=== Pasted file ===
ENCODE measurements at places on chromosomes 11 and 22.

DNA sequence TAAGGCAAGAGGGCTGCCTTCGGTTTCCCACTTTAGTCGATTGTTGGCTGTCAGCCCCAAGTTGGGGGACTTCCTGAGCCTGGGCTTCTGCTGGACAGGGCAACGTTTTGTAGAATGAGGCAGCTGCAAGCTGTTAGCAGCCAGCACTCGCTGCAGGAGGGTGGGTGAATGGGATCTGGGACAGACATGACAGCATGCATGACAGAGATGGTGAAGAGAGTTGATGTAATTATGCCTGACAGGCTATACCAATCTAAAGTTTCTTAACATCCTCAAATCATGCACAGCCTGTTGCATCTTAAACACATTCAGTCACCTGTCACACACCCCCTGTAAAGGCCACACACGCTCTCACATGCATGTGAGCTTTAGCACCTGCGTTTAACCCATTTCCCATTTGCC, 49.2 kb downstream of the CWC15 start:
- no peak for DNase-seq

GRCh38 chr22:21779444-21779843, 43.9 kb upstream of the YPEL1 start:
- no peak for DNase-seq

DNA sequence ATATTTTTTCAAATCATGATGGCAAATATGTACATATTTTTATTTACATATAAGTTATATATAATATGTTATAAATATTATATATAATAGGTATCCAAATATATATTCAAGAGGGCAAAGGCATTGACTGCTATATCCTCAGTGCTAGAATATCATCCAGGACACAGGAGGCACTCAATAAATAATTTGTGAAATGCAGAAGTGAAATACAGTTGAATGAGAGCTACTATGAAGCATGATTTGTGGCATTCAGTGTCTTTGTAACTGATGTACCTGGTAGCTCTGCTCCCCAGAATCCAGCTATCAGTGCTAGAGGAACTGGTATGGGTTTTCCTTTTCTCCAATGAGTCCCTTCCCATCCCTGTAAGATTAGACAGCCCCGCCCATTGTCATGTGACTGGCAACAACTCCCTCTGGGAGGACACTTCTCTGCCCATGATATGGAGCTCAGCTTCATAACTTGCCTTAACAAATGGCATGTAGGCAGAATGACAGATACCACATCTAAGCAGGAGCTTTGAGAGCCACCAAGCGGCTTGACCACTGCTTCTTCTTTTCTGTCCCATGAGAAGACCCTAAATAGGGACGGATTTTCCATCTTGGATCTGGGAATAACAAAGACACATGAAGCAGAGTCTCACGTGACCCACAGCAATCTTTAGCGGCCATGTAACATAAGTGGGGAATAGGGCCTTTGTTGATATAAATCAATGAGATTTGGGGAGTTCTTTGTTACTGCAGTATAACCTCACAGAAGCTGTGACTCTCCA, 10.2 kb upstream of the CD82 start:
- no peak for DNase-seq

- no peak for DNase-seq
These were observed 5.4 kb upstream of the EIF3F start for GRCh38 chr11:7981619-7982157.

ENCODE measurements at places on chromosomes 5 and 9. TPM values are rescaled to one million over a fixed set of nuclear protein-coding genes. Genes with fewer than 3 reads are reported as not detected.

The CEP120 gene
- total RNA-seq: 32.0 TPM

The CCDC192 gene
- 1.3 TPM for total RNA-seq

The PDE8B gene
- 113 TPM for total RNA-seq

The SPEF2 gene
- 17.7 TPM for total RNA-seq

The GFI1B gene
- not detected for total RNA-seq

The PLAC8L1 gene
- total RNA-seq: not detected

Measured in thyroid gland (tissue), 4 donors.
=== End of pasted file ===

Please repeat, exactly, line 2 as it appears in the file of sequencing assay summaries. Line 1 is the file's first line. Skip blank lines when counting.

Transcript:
DNA sequence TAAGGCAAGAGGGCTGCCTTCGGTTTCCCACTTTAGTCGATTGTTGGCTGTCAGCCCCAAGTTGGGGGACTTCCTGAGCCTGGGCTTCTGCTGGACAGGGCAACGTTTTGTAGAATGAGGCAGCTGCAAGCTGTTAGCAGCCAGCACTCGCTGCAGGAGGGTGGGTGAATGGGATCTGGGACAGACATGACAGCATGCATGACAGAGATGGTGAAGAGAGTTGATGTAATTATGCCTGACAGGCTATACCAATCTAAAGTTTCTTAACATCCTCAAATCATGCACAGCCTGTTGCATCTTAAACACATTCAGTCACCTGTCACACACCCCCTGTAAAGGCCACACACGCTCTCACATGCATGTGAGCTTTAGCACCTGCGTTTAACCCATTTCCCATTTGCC, 49.2 kb downstream of the CWC15 start: